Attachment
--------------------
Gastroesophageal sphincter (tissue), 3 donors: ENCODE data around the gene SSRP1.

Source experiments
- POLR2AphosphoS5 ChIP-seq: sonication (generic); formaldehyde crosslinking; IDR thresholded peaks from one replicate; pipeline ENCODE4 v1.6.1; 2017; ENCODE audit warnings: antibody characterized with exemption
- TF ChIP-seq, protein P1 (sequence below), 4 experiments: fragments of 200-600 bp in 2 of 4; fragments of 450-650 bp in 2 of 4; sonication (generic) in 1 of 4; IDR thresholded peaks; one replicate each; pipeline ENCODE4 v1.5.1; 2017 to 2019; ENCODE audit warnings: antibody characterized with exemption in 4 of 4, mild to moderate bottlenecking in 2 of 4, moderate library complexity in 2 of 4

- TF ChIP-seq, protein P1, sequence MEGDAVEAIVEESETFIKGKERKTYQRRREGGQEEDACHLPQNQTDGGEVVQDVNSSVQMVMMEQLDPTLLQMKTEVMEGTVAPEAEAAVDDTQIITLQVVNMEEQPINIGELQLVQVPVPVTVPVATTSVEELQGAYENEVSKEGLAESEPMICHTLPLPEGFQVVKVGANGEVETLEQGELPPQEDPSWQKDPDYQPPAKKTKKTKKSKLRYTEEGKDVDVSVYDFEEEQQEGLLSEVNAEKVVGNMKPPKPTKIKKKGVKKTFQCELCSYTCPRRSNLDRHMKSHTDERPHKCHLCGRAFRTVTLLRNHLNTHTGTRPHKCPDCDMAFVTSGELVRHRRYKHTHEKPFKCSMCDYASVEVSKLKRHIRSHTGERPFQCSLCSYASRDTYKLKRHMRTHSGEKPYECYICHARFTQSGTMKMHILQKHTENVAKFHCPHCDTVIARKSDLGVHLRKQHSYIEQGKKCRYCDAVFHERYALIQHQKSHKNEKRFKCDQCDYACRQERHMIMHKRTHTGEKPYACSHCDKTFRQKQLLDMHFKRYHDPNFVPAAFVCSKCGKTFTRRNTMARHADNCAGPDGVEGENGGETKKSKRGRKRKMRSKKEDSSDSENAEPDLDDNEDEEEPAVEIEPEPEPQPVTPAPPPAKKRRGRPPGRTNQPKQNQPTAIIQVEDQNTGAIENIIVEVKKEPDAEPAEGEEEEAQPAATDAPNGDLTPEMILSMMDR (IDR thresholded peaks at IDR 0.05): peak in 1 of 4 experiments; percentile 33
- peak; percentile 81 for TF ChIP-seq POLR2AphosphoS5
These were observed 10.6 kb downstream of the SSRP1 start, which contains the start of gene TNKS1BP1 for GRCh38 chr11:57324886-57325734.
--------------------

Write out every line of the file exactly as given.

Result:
Gastroesophageal sphincter (tissue), 3 donors: ENCODE data around the gene SSRP1.

Source experiments
- POLR2AphosphoS5 ChIP-seq: sonication (generic); formaldehyde crosslinking; IDR thresholded peaks from one replicate; pipeline ENCODE4 v1.6.1; 2017; ENCODE audit warnings: antibody characterized with exemption
- TF ChIP-seq, protein P1 (sequence below), 4 experiments: fragments of 200-600 bp in 2 of 4; fragments of 450-650 bp in 2 of 4; sonication (generic) in 1 of 4; IDR thresholded peaks; one replicate each; pipeline ENCODE4 v1.5.1; 2017 to 2019; ENCODE audit warnings: antibody characterized with exemption in 4 of 4, mild to moderate bottlenecking in 2 of 4, moderate library complexity in 2 of 4

- TF ChIP-seq, protein P1, sequence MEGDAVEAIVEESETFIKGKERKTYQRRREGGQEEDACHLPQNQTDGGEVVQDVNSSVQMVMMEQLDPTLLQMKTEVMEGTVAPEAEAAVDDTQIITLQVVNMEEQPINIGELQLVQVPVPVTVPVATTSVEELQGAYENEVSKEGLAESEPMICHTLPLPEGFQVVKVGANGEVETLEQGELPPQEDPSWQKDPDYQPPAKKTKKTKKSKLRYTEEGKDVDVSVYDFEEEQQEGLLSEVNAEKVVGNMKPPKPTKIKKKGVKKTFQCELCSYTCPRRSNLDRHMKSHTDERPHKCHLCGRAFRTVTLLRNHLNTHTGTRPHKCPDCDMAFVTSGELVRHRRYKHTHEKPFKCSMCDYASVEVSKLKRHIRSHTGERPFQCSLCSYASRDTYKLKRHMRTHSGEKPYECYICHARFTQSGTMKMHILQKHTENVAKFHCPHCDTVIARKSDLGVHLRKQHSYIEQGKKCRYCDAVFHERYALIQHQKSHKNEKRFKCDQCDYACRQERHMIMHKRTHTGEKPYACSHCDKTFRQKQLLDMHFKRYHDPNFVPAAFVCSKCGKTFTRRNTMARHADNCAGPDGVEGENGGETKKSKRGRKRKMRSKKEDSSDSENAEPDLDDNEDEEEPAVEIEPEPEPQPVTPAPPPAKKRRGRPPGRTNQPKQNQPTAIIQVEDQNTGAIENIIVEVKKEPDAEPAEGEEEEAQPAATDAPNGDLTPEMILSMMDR (IDR thresholded peaks at IDR 0.05): peak in 1 of 4 experiments; percentile 33
- peak; percentile 81 for TF ChIP-seq POLR2AphosphoS5
These were observed 10.6 kb downstream of the SSRP1 start, which contains the start of gene TNKS1BP1 for GRCh38 chr11:57324886-57325734.